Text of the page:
To confirm that the HWE proteins are bona fide HKs, we tested several representatives for kinase activity in vitro. Recombinant proteins were expressed with His6 tags in Escherichia coli and purified by nickel chelate affinity chromatography. The proteins were then incubated with [γ-32P]ATP and assayed for the formation of the phosphohistidine intermediate by autoradiography following sodium dodecyl sulfate-polyacrylamide gel electrophoresis of the proteins. Full-length BphP2 and ExsG from A. tumefaciens (with their appended RRs) and open reading frame SMa2063 from S. meliloti (previously not noted as a potential HK) all showed detectable HK activity (Fig. (Fig.3A).3A). Furthermore, the phosphorylated forms were base stable but acid labile, consistent with the formation of a phosphohistidine intermediate (Fig. (Fig.3B).3B). Formation of the intermediate was clearly less robust for SMa2063. This could reflect a lower intrinsic activity of SMa2063 or that less of the recombinant SMa2063 polypeptide folded into its active conformation. Alternatively, because AtBphP2 and AtExsG contain an appended RR domain, it was also possible that both these HKs were labeled with two phosphates, one attached to the HK histidine and the second attached to the RR aspartate.
To help support a role for the signature HWE residues in the HK activity of the group, we tested their importance in the phosphotransferase reactions by using appropriate site-directed mutations of AtBphP2. To minimize perturbations of hydrophobicity and/or charge of the resulting polypeptides, His616, Trp651, and Glu653 (Fig. (Fig.1)1) were substituted for somewhat conservative lysine, tyrosine, and aspartic acid residues, respectively. Importantly, all three point mutations retained their ability to bind biliverdin and became red-far red light photochromic, indicating that the substitutions did not drastically perturb the structure of the photoreceptor. Like replacement of phosphoacceptor His523 in the H box for a lysine, replacement of the other three residues eliminated autophosphorylation (Fig. (Fig.3C).3C). No HK activity was detected despite extended incubation times with ATP and prolonged exposures of the autoradiograms, indicating that these three residues, in addition to the active site histidine, are critical for phosphotransfer.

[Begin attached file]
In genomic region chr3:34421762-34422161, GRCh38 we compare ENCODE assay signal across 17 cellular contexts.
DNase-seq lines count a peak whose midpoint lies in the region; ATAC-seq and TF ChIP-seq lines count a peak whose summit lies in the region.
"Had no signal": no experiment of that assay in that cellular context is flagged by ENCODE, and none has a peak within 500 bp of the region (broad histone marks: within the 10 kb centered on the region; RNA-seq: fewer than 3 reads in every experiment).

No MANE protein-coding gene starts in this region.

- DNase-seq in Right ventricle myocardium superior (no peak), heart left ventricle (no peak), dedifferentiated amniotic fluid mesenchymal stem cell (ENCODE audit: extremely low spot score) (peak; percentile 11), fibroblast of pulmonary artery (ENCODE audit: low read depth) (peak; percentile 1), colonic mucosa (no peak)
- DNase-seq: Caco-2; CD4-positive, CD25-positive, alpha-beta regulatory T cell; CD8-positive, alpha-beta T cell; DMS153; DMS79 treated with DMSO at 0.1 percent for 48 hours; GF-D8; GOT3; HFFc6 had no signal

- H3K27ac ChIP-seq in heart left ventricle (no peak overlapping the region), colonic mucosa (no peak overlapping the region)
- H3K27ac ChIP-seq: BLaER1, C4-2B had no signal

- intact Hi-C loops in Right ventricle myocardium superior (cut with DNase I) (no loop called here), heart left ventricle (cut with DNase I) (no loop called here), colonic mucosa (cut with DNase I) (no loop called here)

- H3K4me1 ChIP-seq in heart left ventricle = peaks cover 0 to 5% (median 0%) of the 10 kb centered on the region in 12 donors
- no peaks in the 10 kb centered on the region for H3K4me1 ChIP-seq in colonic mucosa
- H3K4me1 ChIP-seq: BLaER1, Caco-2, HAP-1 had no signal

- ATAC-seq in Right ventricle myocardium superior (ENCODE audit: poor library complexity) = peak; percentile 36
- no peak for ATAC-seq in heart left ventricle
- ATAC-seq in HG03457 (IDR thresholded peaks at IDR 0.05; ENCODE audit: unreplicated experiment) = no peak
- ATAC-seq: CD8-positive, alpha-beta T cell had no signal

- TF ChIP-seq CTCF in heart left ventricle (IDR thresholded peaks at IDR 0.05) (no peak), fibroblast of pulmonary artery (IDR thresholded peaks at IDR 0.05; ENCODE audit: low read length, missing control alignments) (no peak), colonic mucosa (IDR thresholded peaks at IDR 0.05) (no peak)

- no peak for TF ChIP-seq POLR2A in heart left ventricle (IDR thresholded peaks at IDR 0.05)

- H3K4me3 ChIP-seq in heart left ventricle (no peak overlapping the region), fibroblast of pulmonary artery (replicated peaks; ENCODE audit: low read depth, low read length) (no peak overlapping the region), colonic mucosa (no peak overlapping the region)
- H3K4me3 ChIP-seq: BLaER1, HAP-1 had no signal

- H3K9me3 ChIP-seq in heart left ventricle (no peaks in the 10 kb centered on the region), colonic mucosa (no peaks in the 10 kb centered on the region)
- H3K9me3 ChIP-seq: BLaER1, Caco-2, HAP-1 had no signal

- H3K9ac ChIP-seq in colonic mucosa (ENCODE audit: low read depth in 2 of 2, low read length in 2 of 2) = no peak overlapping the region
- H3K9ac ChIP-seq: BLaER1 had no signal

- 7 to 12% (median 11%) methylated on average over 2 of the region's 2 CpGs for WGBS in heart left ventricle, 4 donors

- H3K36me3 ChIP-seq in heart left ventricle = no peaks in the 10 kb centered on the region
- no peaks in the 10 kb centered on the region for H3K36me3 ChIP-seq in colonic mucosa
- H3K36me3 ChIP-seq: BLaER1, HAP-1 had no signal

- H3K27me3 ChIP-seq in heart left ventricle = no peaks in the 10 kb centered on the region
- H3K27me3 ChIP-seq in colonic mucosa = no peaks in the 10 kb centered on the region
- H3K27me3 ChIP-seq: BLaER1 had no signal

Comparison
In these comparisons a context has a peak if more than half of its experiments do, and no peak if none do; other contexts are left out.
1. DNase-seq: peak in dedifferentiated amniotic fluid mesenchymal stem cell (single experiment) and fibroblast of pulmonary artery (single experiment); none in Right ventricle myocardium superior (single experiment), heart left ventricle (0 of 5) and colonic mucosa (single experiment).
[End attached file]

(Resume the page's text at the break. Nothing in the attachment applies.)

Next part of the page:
As can be seen from the list of species that contain HWE HKs, these kinases can be found in a range of α- and γ-proteobacteria (Table (Table1).1). However, a clear lineage-specific gene expansion was evident. For example, many were discovered in members of the Rhizobiaceae family, which includes S. meliloti, Mesorhizobium loti, Rhizobium leguminosarum, Rhodopseudomonas palustris, and Brucella melitensis in addition to A. tumefaciens. Both M. loti and A. tumefaciens contain a large collection of HWE HKs, with 10 and 9 detected in their respective genomic sequences (Table (Table1).1). For A. tumefaciens, at least 51 predicted HKs were found, with the other 42 belonging to the more typical HKs of groups 1 to 4 (12). However, the HWE HK domain is not universally present in bacteria, as we were unable to find related sequences in the complete genomic sequence of a number of cyanobacteria, archaea, and other bacteria (e.g., E. coli and Bacillus subtilis). The motif was also undetectable in all available fungal, plant, and animal genomes, suggesting that these proteins have not radiated by horizontal transfer into eukaryotes.
Examination of the sequences upstream of the HWE HK domain by SMART (24) identified a number of domains that presumably participate in environmental sensing (Fig. (Fig.4).4). In addition to AtBphP2, four other BphPs from R. leguminosarum, R. palustris, Pseudomonas putida, and Pseudomonas syringae contain a GAF-phy region used to bind bilin chromophores in addition to the HWE HK domain. For A. tumefaciens BphP2 and presumably the others, this connection helps the photoreceptors modulate an HK phosphorelay upon phototransformation of the holoproteins between the Pr and Pfr forms (30). The P. syringae BphP2 is particularly interesting because the polypeptide contains both the HWE and a more typical HK domain, suggesting that light perceived by the GAF-phy domain regulates two separate phosphorelays (Fig. (Fig.44).